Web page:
Through the last three years of his late brother's life, Robert Gay spent 150 days at his brother's bedside, chatting about everything and nothing. They talked about politics, whether the Green Bay Packers had a chance at winning the Super Bowl and the life they had lived together.

Eventually, Gay's brother, Stephen, cut the small talk.

"We got to the point where we realized that he's not going to be here," said Robert Gay. Stephen Gay was diagnosed with a rare from of leukemia in 2015. He didn't want to talk about football or politics, things that he would never get to see. He wanted to talk about Robert.

"He said, 'I do want to talk about the things that you want to do. Give me some insights. What's on your list? I'm not going to get to any of mine,' " Robert Gay said.

Stephen Gay died on Sept. 29, 2018. However, some of those final conversations the brothers had triggered Robert's current mission to bike across the United States, from Neah Bay, Wash., to Key West, Fla.

It had always been this somewhat fantastical idea. He had done some road trips, and had always thought, "Man, I'd love to bike this." Yet it was — for lack of a better word — a crazy idea. He's a novice biker. He has a wife and two kids, he's Zevia's chief strategy officer and executive VP of sales and marketing. He was about to turn 60. But this was his dream. So on Oct. 11, 2018, at his brother's celebration of life, Robert decided to begin his quest to bike from the northwest corner of the United States to the southeast corner.

Stop in Minnesota

Gay, 60, plans to ride 4,764 miles over 107 days. To celebrate Gay's ride, Gay and Zevia partnered with Trips for Kids — a nonprofit that provides transformative cycling experiences for young people of all communities, especially those in need — and launched a campaign called "Live Your Best Ride."

Gay began his trip on Aug. 6, and stopped in the Twin Cities for Trips for Kids events on the weekend of Sept. 14-16, almost halfway through his journey.

He's trying to average around 60 miles a day, with at least a mile of that ridden on his brother's bike from 1982. (Don't worry, Gay had it fixed up in preparation for the trip.)

"I had some work done on it to make sure the pedals still went around and the brakes work," Gay chuckled.

Gay, who lives in Los Angeles, is a novice cyclist — he has a stationary bike in his office, but before he started the trip, had only ridden about 300 miles outdoors. But he isn't scared. In fact, 200 miles in, he says all he wanted to do was keep going.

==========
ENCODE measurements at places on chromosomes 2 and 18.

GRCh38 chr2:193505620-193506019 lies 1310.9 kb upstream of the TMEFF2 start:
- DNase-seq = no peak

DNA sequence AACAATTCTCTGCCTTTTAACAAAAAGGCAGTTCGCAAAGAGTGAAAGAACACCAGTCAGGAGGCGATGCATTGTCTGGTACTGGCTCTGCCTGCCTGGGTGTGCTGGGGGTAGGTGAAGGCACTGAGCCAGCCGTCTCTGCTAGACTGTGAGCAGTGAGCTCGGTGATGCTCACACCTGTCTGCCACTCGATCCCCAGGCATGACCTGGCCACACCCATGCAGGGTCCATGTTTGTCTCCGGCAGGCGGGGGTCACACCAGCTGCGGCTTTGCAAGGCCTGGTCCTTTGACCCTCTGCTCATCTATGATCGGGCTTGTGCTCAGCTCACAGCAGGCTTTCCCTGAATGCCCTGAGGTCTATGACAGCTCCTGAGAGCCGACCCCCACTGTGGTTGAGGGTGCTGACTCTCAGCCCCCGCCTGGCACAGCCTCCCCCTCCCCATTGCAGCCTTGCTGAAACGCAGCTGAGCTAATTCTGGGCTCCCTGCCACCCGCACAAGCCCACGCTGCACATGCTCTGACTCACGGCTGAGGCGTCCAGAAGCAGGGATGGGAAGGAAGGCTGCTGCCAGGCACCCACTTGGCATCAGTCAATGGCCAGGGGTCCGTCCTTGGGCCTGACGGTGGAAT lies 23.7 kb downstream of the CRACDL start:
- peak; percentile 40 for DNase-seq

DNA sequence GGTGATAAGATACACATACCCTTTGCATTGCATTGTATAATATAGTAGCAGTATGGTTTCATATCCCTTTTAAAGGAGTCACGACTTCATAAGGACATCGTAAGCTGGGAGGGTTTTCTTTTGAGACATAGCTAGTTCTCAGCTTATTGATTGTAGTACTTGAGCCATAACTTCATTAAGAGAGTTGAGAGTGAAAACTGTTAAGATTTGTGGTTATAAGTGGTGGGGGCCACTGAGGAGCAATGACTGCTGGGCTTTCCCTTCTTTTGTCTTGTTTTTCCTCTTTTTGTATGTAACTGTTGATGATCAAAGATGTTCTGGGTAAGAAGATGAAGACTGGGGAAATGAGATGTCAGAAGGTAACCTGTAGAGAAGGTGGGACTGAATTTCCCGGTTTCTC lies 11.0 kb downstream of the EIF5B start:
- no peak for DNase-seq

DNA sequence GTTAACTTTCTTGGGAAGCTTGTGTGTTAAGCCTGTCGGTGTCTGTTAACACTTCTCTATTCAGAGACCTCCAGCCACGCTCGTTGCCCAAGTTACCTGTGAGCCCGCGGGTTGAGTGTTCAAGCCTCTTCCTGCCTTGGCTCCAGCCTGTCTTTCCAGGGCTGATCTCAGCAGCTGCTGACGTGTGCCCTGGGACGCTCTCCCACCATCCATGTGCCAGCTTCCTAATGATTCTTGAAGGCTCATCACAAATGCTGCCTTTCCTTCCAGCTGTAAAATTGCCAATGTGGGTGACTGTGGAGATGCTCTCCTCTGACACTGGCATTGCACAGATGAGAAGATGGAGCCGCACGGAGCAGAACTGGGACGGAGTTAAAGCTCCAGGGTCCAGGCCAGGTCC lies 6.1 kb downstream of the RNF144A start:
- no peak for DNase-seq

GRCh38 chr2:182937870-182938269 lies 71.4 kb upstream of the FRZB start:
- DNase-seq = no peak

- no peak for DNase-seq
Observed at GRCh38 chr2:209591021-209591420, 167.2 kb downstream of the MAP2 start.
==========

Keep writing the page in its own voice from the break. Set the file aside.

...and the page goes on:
"It's a whole new experience for me to be outdoors, on the road, watching traffic, managing hills. But the beauty of the outdoors has been amazing. It's been good," said Gay.

Throughout planning for his trip, he's received tremendous support from his family and company. Paddy Spence, the CEO of zero-sugar beverage company Zevia, pledged the company's full support.

"Before this all started to gain momentum, I didn't realize that this was going to have the exposure it does. I didn't realize I would actually be able to give something back to the community," said Gay. "And when I did become more aware of it, I thought if I can support one way or another children getting outdoors, experiencing what I love, then I wanted to go all for it."

No end in sight

Gay's trip will benefit dozens of kids across the United States. Zevia is purchasing 72 bike sets (bikes, helmets, water bottles and more) for Trips for Kids. Every Trips for Kids chapter needs 15 bikes for a starter fleet, and a handful of emerging chapters will benefit from Zevia's direct support, said Robert Ping, executive director of Trips for Kids.

"Zevia's support during their ride campaign will help us to launch Trips for Kids chapters in places where we weren't yet able to offer our positive youth development programs," said Ping. "In one case, Zevia is donating 10 bikes to help replenish a fleet that was stolen from a storage trailer at our Minneapolis-based chapter."

In the meantime, Gay still has a ways to go on his trip. The end is not yet in sight.

"I'm not going to know how I feel until I get there. I know that I'm going to be excited, I might be tired. I've never hesitated that I'm not going to make it," said Gay. "I feel like as I get towards Atlanta and Miami and that last ride, it'll all come together then."

Track Robert Gay's ride here: